When considering what action to take in the face of a repudiatory breach of contract, innocent parties must consider whether they have a legitimate interest in keeping the contract alive, and whether it is possible for the defaulting party to perform its obligations. If the answer to either of these is negative, then affirmation may not be an option.

In MSC Mediterranean Shipping Company S.A. v Cottonex Anstalt [2016] EWCA Civ 789, the Court of Appeal held that the innocent party who was subject to a repudiatory breach did not have the option to affirm the contract once the commercial purpose had become frustrated, because at that point further performance by the defaulting party had become impossible.


The claimant agreed to ship containers of cotton to Bangladesh for the defendant. The contract expressly gave the defendant 14 days of "free time" from the day the containers were put ashore in Bangladesh, after which time the defendants had to return them to the claimant. If the defendant failed to return them the contract imposed demurrage charges at a daily rate with no time cap.

While the cotton was in transit there was a collapse in the price of raw cotton and a dispute arose about the dating of the bills of lading with the result that nobody was willing to take delivery of the goods, which remained at the port. The dispute that followed prevented the claimant from taking back the containers, and the defendant from returning them to the claimant. This case arises out of a dispute between the carrier (the claimant) and the shipper (the defendant), with the carrier seeking to claim demurrage charges which it said would continue to accrue under the contract until the containers were redelivered.

The shipper argued that its inability to redeliver the containers within the foreseeable future amounted to a repudiation of the contract, which the carrier was obliged to accept and which had therefore brought the contract, and therefore the continuing obligation to pay demurrage, to an end.


The court held that the claimant was only entitled to the demurrage payment accruing from the end of the expiry of the "free time" up until the date when the contract had been terminated by the defendant's breach.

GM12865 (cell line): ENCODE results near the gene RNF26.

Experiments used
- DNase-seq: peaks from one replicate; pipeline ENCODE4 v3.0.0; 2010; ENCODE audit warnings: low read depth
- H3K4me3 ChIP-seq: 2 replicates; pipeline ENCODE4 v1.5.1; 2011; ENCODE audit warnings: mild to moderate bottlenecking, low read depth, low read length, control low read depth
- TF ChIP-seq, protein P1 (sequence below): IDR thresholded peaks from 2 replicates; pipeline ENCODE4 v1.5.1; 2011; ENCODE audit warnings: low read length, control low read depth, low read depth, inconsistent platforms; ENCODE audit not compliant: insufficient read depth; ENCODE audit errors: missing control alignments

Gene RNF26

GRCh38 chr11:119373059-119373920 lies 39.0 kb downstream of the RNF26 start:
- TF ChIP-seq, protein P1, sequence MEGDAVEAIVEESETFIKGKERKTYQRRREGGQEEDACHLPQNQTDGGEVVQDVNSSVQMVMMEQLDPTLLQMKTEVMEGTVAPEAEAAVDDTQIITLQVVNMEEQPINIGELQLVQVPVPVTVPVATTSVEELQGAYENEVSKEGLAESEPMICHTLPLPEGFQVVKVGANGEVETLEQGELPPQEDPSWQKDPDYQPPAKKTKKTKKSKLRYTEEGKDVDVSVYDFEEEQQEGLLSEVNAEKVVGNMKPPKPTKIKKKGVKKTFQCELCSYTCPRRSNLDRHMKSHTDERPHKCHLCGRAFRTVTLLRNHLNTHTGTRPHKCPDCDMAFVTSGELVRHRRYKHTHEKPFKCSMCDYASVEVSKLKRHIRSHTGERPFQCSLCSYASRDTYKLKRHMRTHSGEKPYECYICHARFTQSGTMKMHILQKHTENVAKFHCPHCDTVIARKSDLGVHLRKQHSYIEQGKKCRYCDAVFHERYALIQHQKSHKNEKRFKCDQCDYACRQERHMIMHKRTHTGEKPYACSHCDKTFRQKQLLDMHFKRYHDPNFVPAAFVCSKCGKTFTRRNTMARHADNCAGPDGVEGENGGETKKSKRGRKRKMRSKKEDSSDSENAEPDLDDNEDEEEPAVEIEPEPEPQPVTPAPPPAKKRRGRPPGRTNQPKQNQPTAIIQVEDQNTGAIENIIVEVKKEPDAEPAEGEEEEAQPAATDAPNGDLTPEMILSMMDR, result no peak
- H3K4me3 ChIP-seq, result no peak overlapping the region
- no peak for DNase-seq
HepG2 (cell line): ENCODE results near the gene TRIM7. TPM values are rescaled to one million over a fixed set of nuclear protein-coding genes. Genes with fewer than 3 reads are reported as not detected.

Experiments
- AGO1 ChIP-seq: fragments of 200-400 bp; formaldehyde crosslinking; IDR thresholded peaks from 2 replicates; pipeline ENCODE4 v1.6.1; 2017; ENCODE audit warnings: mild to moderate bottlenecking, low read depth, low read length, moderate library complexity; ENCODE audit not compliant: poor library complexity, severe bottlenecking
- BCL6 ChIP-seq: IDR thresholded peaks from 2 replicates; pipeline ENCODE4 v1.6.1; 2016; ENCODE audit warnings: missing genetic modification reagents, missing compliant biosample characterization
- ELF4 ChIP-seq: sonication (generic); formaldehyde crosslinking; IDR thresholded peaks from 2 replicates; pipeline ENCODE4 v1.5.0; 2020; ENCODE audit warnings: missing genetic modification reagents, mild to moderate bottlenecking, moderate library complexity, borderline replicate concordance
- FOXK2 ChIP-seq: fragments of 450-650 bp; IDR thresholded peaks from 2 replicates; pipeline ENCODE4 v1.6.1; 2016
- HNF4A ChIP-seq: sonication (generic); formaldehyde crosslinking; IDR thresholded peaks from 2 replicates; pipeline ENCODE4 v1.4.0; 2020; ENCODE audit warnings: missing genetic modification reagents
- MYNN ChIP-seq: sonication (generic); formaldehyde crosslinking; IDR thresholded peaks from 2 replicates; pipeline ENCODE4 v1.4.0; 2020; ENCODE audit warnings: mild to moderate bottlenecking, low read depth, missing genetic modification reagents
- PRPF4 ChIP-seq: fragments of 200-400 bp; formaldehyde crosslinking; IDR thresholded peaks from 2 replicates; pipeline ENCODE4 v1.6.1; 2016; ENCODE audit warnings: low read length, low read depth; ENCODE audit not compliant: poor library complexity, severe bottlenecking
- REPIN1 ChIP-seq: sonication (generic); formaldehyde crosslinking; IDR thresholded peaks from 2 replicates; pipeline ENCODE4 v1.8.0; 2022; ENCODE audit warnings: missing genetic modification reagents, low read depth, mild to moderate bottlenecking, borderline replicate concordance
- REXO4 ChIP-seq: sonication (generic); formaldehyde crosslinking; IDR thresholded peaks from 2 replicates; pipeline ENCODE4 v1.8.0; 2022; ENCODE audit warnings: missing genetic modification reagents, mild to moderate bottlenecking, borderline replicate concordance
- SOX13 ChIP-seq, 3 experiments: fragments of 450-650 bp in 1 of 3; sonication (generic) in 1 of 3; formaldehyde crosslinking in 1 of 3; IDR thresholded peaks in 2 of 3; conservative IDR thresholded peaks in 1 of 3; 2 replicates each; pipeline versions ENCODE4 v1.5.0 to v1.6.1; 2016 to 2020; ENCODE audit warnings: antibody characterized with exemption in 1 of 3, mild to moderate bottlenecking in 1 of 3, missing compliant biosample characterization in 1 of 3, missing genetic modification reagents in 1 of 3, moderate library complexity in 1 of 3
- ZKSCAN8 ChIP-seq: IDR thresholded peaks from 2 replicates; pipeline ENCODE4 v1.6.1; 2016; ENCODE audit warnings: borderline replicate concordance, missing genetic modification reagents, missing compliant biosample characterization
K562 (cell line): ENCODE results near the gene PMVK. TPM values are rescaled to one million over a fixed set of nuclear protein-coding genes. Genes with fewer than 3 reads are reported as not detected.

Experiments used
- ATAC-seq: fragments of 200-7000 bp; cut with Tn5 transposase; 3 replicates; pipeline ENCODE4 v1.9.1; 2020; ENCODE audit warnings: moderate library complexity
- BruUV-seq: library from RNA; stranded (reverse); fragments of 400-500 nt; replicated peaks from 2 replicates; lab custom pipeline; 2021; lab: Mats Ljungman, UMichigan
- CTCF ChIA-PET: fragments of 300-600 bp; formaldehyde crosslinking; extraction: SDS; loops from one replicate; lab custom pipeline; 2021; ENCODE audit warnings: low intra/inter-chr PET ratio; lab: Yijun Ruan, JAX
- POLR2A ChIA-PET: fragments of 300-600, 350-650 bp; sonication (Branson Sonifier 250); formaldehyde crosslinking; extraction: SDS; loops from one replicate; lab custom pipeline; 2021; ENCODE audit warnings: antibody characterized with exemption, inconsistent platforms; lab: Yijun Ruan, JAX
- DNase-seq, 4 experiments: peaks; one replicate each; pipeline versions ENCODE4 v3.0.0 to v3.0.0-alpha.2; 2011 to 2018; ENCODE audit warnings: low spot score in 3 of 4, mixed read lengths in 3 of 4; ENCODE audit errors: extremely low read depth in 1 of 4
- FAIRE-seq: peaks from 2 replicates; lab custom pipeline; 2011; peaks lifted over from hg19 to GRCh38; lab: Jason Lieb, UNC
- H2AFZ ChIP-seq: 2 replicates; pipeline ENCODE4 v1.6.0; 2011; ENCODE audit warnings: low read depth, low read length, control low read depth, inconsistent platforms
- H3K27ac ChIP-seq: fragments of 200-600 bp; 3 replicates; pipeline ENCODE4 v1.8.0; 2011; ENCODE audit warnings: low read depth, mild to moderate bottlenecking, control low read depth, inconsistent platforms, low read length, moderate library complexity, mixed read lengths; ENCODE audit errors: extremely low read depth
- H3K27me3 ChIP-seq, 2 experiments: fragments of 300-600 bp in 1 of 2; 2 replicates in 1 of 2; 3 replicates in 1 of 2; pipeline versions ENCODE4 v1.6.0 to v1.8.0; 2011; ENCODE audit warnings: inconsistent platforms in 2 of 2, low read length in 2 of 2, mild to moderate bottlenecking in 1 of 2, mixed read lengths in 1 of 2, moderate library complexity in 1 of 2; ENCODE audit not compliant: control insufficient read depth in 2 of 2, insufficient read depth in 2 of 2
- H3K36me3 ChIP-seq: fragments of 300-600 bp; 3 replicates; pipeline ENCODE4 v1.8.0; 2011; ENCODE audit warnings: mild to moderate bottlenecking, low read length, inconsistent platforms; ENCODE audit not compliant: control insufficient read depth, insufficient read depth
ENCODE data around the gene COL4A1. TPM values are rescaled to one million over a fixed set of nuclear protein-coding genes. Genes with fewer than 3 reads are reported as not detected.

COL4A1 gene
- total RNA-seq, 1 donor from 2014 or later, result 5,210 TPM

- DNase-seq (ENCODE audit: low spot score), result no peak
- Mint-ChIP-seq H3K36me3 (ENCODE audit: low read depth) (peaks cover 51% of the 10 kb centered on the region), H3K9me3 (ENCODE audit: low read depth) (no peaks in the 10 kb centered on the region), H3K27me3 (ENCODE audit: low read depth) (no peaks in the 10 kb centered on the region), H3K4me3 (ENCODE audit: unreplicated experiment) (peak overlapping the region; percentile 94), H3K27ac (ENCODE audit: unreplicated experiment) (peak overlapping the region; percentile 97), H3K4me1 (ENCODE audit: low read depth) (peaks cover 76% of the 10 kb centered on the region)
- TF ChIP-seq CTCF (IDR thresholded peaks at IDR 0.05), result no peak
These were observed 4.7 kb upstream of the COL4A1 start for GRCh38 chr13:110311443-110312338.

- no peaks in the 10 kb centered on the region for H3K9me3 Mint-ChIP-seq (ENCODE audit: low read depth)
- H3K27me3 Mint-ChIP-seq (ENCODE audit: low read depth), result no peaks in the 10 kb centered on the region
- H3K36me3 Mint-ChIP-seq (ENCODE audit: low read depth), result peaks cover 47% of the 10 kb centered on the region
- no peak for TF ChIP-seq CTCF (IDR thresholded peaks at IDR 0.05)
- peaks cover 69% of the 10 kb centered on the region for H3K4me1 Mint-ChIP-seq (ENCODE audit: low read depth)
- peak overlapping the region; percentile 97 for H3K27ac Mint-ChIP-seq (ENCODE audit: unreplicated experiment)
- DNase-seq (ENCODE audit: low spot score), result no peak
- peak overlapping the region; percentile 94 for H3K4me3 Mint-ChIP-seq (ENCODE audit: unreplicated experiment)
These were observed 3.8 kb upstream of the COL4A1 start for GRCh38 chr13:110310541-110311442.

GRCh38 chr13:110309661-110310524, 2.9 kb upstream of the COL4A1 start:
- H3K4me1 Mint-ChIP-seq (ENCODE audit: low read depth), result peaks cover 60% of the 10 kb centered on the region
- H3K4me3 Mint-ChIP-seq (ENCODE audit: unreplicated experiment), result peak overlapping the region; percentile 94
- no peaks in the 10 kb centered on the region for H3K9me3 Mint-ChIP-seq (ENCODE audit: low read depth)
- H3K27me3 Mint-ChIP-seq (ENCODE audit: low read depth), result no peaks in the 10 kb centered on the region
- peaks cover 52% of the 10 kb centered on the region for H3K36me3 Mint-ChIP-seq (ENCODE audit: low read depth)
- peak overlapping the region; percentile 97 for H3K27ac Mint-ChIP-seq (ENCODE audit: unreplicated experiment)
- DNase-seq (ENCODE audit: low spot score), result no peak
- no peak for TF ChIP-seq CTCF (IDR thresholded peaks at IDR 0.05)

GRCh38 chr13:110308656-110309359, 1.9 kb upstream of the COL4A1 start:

Where a repudiatory breach of contract occurs, an innocent party has a choice: it can accept the repudiation and bring the contract to an end, or it can affirm the contract. Affirmation is available unless the innocent party has no legitimate interest in continuing to perform the contract: if damages are an adequate remedy, and the decision to affirm the contract is wholly unreasonable, then the innocent party cannot have a legitimate interest in continuing the contract.

In this case, the court held that the option of affirming the repudiatory breach was not even open to the innocent party (the carrier) because at the time of the repudiation, the commercial purpose (or "adventure" as it was described) of the contract had become frustrated and further performance by the shipper was impossible because it could not deliver the containers back to the carrier.

However, even if that wasn't the case, the carrier did not have a legitimate purpose for keeping the contract alive when it became clear that the shipper was in repudiatory breach of the contract (i.e. when it was clear it could not return the containers): the only interest in affirming the contract after the breach would be for the claimant to claim demurrage which was "wholly unreasonable" and simply a way of claiming "free income".

The court ruled that the carrier could claim demurrage up to and including the day before the contract became frustrated and damages in respect of the loss of the containers calculated using their value on the date they were lost.

In practice

As well as illustrating the need to consider whether there is still a legitimate interest in keeping a contract alive, this decision also suggests that keeping a contract alive for the sole purpose of claiming liquidated damages is unlikely to be considered reasonable.